June 15, 2015
We select the 10 most essential vinyl releases of the last 7 days.
Our record bag is bursting at the seams with colourful records this week. Highlights include low slug beat workouts courtesy of Ras G, re-union highlife with Pat Thomas and the gang, and yet another killer LP on Castle Face.
Scroll down for our definitive across-the-board rundown of the week’s new vinyl releases as selected by The Vinyl Factory’s Chris Summers, Patrick Ryder, James Hammond and Theo Leanse. 5 singles and 5 LP’s every 7 days that are unmissable additions to any collection.
Jean Marie Bolangassa
Brazzaville Percussions EP
As you would expect from the title and Bolangassa’s legendary percussion work for outfits such as M’Bamina and Koffi Olomide this one’s all about the beat. Given Bolangassa’s knowledge and development within traditional Congolese rhythms, they’re at the forefront here but complemented with minimalistic synth flourishes and drum machine patterns that bring things more in line with techno stylings. There’s nothing forced about the old meets new here though, and with the tracks recorded in 2008 and originally intended for children’s dance classes, Sofrito records have done an honorable thing in pressing these 3 tracks to vinyl.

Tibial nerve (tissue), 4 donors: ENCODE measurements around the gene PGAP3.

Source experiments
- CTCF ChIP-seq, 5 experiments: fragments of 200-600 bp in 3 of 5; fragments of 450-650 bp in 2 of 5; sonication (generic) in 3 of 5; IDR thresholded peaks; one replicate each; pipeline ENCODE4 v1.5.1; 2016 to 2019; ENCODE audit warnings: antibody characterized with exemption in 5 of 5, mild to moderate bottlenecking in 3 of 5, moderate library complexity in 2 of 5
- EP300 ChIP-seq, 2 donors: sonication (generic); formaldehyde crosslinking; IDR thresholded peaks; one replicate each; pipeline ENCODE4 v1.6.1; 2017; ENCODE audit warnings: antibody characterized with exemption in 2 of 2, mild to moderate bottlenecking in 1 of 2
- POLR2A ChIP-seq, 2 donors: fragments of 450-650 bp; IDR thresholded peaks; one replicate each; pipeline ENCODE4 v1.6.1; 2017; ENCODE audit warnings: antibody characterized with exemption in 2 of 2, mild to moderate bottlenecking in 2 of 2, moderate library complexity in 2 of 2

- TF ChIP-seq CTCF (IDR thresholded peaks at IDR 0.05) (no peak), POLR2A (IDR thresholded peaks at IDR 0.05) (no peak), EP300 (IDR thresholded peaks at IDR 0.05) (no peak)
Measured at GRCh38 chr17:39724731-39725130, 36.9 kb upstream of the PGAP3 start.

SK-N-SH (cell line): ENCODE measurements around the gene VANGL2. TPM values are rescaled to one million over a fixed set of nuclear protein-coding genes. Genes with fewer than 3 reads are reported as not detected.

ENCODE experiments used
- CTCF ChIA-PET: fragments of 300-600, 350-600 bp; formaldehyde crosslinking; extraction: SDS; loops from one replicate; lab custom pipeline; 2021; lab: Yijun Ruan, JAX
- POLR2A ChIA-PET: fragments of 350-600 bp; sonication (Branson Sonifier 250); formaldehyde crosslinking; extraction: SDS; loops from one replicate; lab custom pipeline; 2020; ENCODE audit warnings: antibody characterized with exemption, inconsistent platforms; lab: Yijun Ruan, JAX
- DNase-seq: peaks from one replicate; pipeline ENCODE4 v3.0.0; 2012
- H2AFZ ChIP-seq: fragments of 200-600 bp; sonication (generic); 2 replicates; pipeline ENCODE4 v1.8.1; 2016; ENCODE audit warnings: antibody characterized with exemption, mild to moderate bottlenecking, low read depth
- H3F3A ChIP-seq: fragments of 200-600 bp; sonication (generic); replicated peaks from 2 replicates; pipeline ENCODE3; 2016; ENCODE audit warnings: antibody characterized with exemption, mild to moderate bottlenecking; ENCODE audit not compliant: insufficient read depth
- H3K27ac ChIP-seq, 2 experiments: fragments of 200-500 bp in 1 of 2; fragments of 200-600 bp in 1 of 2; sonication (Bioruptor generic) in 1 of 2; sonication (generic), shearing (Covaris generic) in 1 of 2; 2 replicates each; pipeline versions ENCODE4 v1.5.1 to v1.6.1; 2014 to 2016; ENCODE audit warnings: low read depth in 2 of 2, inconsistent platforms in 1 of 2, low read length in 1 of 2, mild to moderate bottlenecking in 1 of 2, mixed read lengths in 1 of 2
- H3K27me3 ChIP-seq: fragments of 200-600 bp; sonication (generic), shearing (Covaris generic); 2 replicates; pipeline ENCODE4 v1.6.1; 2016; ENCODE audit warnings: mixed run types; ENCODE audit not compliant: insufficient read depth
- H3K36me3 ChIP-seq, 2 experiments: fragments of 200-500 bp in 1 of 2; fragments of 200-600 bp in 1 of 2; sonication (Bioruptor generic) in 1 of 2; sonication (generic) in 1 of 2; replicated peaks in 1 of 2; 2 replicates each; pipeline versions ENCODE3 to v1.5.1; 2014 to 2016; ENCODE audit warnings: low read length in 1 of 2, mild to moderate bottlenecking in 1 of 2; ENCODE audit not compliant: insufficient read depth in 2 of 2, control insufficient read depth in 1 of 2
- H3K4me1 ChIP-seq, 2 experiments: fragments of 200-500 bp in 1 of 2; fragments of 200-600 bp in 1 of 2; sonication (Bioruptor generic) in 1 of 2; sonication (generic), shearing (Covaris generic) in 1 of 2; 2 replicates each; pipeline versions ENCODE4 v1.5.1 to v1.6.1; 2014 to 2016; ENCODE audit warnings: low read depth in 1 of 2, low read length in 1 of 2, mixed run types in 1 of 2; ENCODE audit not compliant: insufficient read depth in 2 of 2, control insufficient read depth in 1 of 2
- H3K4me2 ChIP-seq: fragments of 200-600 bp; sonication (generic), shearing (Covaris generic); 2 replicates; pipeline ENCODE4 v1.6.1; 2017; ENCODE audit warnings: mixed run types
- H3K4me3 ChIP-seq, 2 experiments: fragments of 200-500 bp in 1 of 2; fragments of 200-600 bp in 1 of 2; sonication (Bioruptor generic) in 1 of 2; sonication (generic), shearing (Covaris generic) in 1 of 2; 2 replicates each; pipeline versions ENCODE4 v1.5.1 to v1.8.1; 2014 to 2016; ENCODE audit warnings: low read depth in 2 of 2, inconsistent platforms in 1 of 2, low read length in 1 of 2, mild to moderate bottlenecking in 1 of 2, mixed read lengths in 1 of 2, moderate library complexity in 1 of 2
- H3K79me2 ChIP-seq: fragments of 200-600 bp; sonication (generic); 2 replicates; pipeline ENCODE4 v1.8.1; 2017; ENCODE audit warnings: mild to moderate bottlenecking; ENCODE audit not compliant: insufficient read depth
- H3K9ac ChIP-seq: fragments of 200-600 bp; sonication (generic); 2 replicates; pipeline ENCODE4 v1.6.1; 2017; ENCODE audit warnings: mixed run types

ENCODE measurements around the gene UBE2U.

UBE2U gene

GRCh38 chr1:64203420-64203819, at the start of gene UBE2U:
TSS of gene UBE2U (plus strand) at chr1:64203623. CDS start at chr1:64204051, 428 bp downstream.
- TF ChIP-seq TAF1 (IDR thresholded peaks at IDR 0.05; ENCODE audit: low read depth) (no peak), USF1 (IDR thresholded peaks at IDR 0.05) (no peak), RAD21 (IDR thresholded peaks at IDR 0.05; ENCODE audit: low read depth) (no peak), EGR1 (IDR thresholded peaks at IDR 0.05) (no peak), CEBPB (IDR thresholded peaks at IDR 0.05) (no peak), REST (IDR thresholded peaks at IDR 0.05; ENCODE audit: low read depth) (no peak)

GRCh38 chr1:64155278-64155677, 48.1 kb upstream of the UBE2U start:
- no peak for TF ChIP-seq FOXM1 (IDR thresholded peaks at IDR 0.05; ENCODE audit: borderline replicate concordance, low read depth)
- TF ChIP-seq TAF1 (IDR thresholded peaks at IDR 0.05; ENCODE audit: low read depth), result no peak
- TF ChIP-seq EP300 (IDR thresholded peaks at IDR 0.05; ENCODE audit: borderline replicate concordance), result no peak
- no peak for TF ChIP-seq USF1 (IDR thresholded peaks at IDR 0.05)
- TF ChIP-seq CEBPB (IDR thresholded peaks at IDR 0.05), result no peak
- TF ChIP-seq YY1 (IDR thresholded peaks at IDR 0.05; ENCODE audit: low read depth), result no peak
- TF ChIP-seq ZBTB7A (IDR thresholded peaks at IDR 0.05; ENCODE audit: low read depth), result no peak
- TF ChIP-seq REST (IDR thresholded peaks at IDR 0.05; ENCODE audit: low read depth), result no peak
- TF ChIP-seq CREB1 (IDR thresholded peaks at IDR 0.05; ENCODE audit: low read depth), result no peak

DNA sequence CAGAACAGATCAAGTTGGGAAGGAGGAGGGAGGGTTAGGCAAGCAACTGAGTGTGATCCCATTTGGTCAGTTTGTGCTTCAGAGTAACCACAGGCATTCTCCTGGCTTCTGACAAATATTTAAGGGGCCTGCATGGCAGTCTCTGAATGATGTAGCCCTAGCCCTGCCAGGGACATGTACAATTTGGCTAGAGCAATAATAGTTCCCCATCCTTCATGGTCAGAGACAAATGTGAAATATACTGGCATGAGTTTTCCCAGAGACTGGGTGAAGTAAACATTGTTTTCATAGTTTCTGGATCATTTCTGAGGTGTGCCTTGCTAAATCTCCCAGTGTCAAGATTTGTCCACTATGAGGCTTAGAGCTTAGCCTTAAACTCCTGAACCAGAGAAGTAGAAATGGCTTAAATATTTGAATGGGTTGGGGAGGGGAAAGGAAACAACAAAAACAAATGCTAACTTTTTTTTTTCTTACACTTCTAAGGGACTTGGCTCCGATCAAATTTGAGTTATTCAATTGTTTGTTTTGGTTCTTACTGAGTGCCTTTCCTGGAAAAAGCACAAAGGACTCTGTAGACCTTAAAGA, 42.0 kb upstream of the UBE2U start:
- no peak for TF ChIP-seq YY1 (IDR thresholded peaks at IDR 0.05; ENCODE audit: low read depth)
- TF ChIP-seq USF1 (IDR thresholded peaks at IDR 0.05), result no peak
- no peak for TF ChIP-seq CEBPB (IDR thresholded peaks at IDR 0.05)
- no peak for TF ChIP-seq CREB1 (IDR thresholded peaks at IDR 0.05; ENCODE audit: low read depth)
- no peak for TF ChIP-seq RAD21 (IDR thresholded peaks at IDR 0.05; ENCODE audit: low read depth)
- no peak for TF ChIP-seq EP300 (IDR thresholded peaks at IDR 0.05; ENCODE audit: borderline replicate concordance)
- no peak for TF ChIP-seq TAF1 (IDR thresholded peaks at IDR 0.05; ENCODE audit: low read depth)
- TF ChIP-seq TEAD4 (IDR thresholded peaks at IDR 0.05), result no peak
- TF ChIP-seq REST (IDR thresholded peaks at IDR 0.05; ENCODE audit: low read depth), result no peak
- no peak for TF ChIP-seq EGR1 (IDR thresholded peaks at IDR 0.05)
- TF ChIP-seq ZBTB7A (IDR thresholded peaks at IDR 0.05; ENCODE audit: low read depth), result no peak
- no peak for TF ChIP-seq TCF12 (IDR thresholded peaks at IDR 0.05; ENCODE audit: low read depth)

The Big Moon
(Hard Up Records)
Next up on the excellent Hard Up label is this limited two track 12″ (with a rather nice etching of the moon on the flip) of one of the hottest bands around at the moment – The Big Moon. There’s been a lot of heat on these four girls and here’s two reasons why. ‘Sucker’ sounds like an anthem already with it’s fuzzy quiet loud quiet loud structure and killer hook while ‘Eureka Moment’ ramps up the speed and rolls out on a stop start throb. They got a sound way beyond their years. They gonna’ be big.
Ras G / Barka
Deep Space Nine
(SOTU / Soul Jazz Records)
Low slung beat workouts from the west coast afro-futurist herald Soho record shop Sounds of the Universe’s forthcoming compilation Art + Sound. Desolate meditations on the melancholy of deep space, the EP comes with one of the most impressive vinyl etchings we’ve ever seen, a full disc afro-egyptological engraving that could just have easily been scraped off Tutankhamun’s verv own sarcophagus. A totemic, transcendent artifact from the ancient future limited to 300 copies, exclusive to the store.
After a couple of storming 10”s from FYI Chris and Ishmael, Church welcome possible Chicagoan, probable Londoner Laurence Guy to their unstoppable white label series. The young producer treats the congregation to four deep and spiritual house workouts flavoured with the gritty funk and soul of the motor city. Whether he’s taking us deep with classy samples and choice vocal snippets or wrapping us up with a wriggling machine funk bassline straight out of the Theo playbook, one thing’s for certain, this Guy ain’t messing around.
(Vinyls On Wax)
Making a move in the ‘vinyls’ game is this fledgling label run by Daddy Differently (Dublab’s Things Of Life) and Tommy Moye (Rong Music). Pharaohs, who’s turned heads with ace releases on ESP Institute and 100% Silk, is on inaugurating duties with this dreamy three-track statement in Cali-house, krautrock rhythms, unfurling marimbas and hazy pads.